Rum, pepper and a little bit of mystery. This is the phrase that Lark Hotels, owner and manager of The Merchant in Salem, Mass., uses to describe and promote the visionary 11-room boutique property, which in former lives served as a private home, a tavern, an office building and a warehouse for a dealer of rare books.
The hotel’s name was inspired by the building’s original owner and resident, wealthy sea merchant Joshua Ward, who built his fortune importing Caribbean molasses for rum production, Sumatran pepper (known in the late 18th century as “black gold” because of its high price tag), silk, tea and Asian art objects. Ward built the grand house in 1784 on what was then Salem’s waterfront, on a wharf bearing his name.
American history buffs will also appreciate the fact that newly elected President George Washington stayed at Ward’s house on Oct. 29, 1789, when he came to Salem to attend a celebration that included fireworks, speeches and a grand ball. The room where Washington slept is known today as the “George Washington King Deluxe.” Anyone can ask to stay in it.
General Manager Jennifer Rein says that the historic building had been vacant for 16 years before the hotel opened last November. I found that hard to believe as she led me on a tour of the property.
Expertly decorated by Boston-based interior designer Rachel Reider, the hotel’s decor is respectful of the building’s notable roots, staying true in spirit to its 18th century architecture while managing to infuse the former mansion with a thoroughly modern sensibility. The large guest rooms and public lounge area have managed to retain much of their original woodwork while offering amenities such as heated bathroom floors, USB charging stations and LED smart televisions with Apple TV. All guest room fireplaces, many of them original to the building, have been converted to gas, and the fireplace in the public room—still wood-burning—features its original iron hearth plate forged by Paul Revere.
Reider’s design, rich with jewel-tone shades of blue, green and purple, along with opulent reds and soothing grays, is at times reminiscent of the sea, and in some rooms a subtle reminder of the Asian-inspired decor that was surely part of the Ward family’s home.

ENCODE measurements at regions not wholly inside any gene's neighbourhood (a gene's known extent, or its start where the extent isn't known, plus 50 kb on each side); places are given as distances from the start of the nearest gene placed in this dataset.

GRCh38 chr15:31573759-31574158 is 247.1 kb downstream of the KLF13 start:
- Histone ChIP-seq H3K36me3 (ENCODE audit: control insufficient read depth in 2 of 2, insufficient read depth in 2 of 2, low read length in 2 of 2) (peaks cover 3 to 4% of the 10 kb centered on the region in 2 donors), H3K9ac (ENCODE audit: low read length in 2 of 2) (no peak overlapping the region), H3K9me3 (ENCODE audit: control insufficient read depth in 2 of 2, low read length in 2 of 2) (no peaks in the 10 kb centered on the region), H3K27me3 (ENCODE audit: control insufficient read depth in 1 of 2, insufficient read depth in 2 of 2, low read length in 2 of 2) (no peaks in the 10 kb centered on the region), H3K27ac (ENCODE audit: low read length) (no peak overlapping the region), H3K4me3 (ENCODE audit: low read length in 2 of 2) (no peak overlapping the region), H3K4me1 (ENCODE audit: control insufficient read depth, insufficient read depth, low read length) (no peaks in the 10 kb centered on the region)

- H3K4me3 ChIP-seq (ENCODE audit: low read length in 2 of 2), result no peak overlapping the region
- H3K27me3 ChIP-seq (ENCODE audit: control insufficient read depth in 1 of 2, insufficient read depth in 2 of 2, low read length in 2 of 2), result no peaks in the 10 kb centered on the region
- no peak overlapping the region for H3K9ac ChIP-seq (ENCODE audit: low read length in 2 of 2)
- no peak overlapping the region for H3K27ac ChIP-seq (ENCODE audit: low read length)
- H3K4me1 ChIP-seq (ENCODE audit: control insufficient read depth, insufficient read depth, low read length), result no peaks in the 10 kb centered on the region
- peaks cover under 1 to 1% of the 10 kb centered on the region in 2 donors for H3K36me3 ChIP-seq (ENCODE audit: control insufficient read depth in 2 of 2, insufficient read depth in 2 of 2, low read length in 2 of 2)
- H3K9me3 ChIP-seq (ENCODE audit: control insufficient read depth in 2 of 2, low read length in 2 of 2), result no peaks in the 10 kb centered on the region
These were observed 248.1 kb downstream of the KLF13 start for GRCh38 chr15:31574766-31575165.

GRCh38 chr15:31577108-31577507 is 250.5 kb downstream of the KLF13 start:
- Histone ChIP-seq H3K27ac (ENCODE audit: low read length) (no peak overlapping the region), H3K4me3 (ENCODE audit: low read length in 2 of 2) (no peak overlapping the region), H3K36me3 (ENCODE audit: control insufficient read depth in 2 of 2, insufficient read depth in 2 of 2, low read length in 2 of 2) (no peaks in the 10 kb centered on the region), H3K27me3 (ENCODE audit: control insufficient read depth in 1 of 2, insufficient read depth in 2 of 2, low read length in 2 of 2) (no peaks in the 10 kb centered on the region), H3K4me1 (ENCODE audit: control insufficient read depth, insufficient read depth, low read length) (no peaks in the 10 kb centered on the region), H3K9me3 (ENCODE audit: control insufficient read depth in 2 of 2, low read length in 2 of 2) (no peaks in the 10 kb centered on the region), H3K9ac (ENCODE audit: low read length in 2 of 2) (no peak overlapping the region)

The hotel’s guest rooms all look slightly different, although some evoke the same “feel.” An attractive outdoor deck off the second floor will provide a relaxing place for reading or sipping drinks during the warmer months, and The Merchant’s Lark Suite, located beneath the eaves of the old house, has its own dedicated staircase, insuring almost complete seclusion and privacy for those who stay in it.
Guests are encouraged to help themselves to water, juice, soda, coffee, tea and light snacks from two hospitality stations, one off the lounge and the other on the third floor. A light breakfast, included in the room rate, is served daily in the lounge.
I stayed in room No. 1 on the first floor, overlooking bustling Washington Street. Although I had to close the curtains at dusk to ensure my privacy, I was surprised by how quiet the room was in spite of its proximity to the passing traffic. The city view of Salem from the room, almost reminiscent of Boston or London, was pleasant, as well.
In fact, The Merchant’s location is one of the hotel’s best selling points. It’s within close walking distance of downtown Salem’s restaurants, shops and attractions, including the fantastic Peabody Essex Museum and the city’s waterfront. Although there is no on-site parking, hotel guests are given free parking passes for a nearby garage (about a two-minute walk from the front door), enabling them to explore the city without the usual hassles of finding a place to park, which can be challenging, especially on weekends and during the summer.
Salem has made impressive strides over the past several years. Once one of the country’s richest ports, and currently best known for its 17th century witch trials and ghostly intrigue, the city’s tourism industry had long thrived on a vast assortment of T-shirt shops and New Age bookstores. Today, there is a burgeoning dining scene in Salem, featuring a variety of cuisines created with fresh and local products, including off-the-boat seafood sourced from docks in nearby Boston and Gloucester. The city’s retail offerings have improved, as well, with many upscale clothing stores, wine shops and boutiques taking up residence among the more established occult-themed stores. There is even a European-style gourmet cheese store, The Cheese Shop of Salem on Lafayette Street, which I couldn’t resist popping into to try a few samples.
That’s not to say that many of the city’s witch-themed attractions aren’t worth a visit. The Salem Witch Museum, the Witch House and the Witch History Museum all make for fun and informative outings.
And if you’re interested in otherworldly spirits, The Merchant hotel itself might have something in store for you. According to its website, the land where Joshua Ward built his house was, in the 1680s, home to Sherriff George Corwin, whose professed responsibility was to interrogate individuals suspected of witchcraft and to carry out death sentences. Corwin maintained a jail on the property.
Rumor has it that a few of Corwin’s guiltless victims might still roam the hotel’s hallways. One in particular is a dark-haired woman who mysteriously appeared in a photograph taken on the premises. I didn’t see her myself, but you never know.
The Merchant: (978) 745-8100 / TheMerchantSalem.com
Peabody Essex Museum: (978) 745-9500 / PEM.org
The Cheese Shop of Salem: (978) 498-4820 / TheCheeseShopOfSalem.com
Salem Witch Museum: (978) 744-1692 / SalemWitchMuseum.com
Witch House: (978) 744-8815 / WitchHouse.info
Witch History Museum: (978) 741-7770 / WitchHistoryMuseum.com